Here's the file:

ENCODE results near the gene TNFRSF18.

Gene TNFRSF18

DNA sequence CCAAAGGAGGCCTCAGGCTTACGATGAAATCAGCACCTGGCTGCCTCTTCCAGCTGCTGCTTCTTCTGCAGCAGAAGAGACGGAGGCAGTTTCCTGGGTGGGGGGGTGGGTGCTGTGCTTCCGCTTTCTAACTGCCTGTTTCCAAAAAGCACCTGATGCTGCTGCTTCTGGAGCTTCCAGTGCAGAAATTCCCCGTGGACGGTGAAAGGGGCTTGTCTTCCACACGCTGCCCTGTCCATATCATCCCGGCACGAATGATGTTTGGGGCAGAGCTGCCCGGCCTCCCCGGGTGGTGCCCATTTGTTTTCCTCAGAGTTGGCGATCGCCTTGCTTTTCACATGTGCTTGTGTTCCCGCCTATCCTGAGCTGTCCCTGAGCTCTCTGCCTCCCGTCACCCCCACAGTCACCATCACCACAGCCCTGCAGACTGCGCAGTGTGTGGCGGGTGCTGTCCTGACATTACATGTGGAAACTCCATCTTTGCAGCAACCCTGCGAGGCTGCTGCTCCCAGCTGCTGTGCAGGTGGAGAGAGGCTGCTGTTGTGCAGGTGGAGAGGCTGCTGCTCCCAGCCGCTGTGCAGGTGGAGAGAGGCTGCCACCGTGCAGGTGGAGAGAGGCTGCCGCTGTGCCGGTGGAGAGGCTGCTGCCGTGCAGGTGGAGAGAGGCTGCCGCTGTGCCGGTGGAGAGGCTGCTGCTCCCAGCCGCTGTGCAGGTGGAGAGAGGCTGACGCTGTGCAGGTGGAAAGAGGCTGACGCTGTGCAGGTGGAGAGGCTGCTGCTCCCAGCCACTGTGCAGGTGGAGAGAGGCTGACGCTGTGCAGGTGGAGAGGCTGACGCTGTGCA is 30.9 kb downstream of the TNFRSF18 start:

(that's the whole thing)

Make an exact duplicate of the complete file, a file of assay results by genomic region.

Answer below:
ENCODE results near the gene TNFRSF18.

Gene TNFRSF18

DNA sequence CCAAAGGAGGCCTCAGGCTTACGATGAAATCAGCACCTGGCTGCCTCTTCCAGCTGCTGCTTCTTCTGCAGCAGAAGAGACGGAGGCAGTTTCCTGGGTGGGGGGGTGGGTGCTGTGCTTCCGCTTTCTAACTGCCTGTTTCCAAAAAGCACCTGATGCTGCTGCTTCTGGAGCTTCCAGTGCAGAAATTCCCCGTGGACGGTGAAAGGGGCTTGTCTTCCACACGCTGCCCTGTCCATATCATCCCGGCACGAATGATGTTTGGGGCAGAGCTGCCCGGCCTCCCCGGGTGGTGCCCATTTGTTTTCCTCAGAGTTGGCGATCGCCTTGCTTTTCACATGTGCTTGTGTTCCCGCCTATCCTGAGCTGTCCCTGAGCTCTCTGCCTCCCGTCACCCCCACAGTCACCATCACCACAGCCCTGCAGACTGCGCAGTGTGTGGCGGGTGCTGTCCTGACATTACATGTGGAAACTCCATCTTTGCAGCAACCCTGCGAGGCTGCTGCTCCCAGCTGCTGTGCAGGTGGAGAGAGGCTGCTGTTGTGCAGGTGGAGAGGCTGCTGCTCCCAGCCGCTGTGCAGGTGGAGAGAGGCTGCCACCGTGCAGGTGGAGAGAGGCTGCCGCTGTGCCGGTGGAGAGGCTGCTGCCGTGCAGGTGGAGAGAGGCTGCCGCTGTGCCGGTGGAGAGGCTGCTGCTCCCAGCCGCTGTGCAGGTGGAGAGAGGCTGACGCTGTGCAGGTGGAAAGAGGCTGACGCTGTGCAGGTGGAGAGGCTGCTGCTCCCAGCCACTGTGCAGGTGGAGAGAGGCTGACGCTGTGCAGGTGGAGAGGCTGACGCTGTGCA is 30.9 kb downstream of the TNFRSF18 start: